Pirelli Ferrari Hillclimb Championship

Round 11

Shelsley Walsh

16 September 2018

1st Paul Booth (458)
2nd John Swift (F355 berlinetta)
3rd Pauline Goodwin (328GTB)
report by John Swift
photography by Derek Hibbert, Dave Snelson, John Swift

Perhaps it’s an age thing, but Shelsley Walsh has a special place in the hearts of most hillclimbers.  It’s the oldest motor sport venue in the UK, with a continuous history of 113 years, and it’s the fastest hillclimb course.  Although its tarmac must have been replaced many times during this time (I own 3 sq yds of it myself!) the course is unchanged since it was first used in 1905.  It is 1000 yards of unblinking concentration, with just two proper bends, both of them dangerous.

Add to that the age-old paddock, with its unique bays of corrugated roofs supported by wooden posts, it is a sublime place to enjoy hillclimbing. You can almost sense the ghosts of Jean Bugatti, Raymond Mays, John Bolster and Ken Wharton as you stroll around the competition cars.

With only one more event to come, Shelsley, on Sunday 16th September, was the last hillclimb of the 2018 PFHC Championship (Curborough is a sprint, remember?) .  The weather was fine and warm, with a possibility forecast of a spot of rain in the middle of the day.  Another thin Ferrari entry of just six cars (it would have been 8 but for unexpected absences) turned up to do battle – all of them with a fighting chance of grabbing the 20 valuable Championship points on offer.

On parade were two Dinos: the 246GT of Tony Attwood and his GT4 to be driven by his son, Iwan.  Pauline Goodwin was at the wheel of her ‘hillclimb’ 328GTB while Phil Whitehead and John Swift had their regular F355 berlinettas. The entry was completed by Paul Booth in his 458 Spider.

The first practice runs were uneventful except for Phil reporting a shortage of power.  In the final 20 miles of his journey from Wales he noticed a sudden change of engine note accompanied by a loss of oomph, and wondered if it was due to the exhaust bypass valve having stuck closed.  He was understandably pessimistic about his chances.  Booth and Swift recorded sub-40 second times, with the former hitting a rousing 98 mph at the top of the hill.

There was a long delay before P2 after a competing car demolished part of a tyre wall, which had to be rebuilt before further runs could be taken.  This time Tony Attwood reported a misfire with his Dino engine although he was a fraction quicker than the stricken Whitehead car.  Everyone else was faster, with Booth and Swift now in the 37-second bracket.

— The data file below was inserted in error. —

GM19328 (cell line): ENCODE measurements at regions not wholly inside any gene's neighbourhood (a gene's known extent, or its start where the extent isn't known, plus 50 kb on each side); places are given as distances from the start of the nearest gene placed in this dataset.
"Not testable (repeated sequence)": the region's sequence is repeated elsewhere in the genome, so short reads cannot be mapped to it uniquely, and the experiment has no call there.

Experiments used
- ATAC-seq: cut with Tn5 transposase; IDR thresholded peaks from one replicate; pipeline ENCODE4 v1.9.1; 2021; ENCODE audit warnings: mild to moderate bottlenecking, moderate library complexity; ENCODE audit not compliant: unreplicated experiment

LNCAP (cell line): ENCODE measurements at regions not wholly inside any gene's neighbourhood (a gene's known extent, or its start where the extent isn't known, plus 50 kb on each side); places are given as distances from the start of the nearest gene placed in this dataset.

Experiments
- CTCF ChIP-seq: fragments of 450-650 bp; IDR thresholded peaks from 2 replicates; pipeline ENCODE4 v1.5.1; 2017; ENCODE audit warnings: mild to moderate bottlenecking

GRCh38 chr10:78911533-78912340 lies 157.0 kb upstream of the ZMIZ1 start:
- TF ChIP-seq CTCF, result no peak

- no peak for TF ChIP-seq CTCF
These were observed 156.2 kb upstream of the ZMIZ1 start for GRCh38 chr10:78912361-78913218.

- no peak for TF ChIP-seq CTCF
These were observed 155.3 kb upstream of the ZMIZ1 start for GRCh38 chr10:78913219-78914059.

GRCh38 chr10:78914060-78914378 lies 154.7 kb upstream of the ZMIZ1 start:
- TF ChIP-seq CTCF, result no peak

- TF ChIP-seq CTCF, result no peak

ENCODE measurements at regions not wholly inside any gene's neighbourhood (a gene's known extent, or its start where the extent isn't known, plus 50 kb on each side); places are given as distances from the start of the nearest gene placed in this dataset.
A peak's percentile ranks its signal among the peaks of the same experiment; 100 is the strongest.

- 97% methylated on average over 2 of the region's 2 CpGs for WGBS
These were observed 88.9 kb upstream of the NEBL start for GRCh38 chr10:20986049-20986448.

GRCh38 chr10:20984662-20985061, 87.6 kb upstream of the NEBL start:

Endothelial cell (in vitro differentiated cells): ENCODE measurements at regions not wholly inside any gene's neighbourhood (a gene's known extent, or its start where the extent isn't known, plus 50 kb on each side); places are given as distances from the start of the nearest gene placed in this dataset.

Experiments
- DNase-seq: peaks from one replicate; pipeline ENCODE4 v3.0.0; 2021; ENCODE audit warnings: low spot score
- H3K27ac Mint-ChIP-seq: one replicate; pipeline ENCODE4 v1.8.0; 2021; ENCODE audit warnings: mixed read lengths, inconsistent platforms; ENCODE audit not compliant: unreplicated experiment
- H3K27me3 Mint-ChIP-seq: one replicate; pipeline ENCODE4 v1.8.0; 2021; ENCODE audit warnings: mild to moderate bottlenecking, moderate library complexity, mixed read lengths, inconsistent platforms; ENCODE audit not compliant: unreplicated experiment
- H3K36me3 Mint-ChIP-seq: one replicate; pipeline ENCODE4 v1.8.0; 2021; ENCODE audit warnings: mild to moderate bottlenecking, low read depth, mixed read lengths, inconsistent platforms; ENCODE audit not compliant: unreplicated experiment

Black clouds rolled in during the leisurely lunch break and we hoped that the expected rain would manage to miss us (we could see a downpour in the neighbouring hills).  The smart Shelsley restaurant didn’t disappoint, with a good choice of well-cooked fare available.

R1 for the Ferraris got underway at 13.30 although, after watching the others, Phil decided his 355 wasn’t going to clear its throat to enable him to sensibly compete and he set off back home.  Pauline was slightly slower than her P2 time, and Tony Attwood was still afflicted by his misfire.  Very quick at Crossing was Iwan (74mph) who improved to 38.38 with the GT4.  Both Swift and Booth were slower than P2 but retained their relative 2-1 positions on scratch, with the 458 on 37.82.

And then the rain came – not a lot but enough to warrant the use of a leather.  About this time Dave Snelson and Jane called in to see how we were all getting on.  His new 488 stood out like a bright yellow submarine in the adjacent car park.  Dave is a bit handy with his mobile phone’s camera so he climbed up to Crossing to snap everybody’s action.

With another delay in earlier classes, the track for the Ferrari R2 was effectively dry.  By this time Tony had removed all the plugs from his Dino engine and found one that clearly hadn’t been working.  A replacement restored the car to six-cylinder health.  Pauline improved to 39.09 but only just ahead of the Attwood revitalised Dino (39.65).  Iwan was slower, Swift moved briefly into the overall scratch lead with 37.52 but was then demoted to second by Booth’s 36.80.

Championship coordinator Anne Swift quickly clicked her calculator to produce the PEP-corrected times showing that Tony Attwood’s last run gave him the top score of 20 points, whilst also handing him the handicap award as the only competitor to better their target.

Paul Booth generously opened a tab at the bar to slake the thirsts of his fellow Ferrari drivers.  It had been a very close contest (just look at the PEP times) and, apart from the luckless Phil Whitehead, we all returned home with a smile on our faces.  Which is, after all, what it’s all about!

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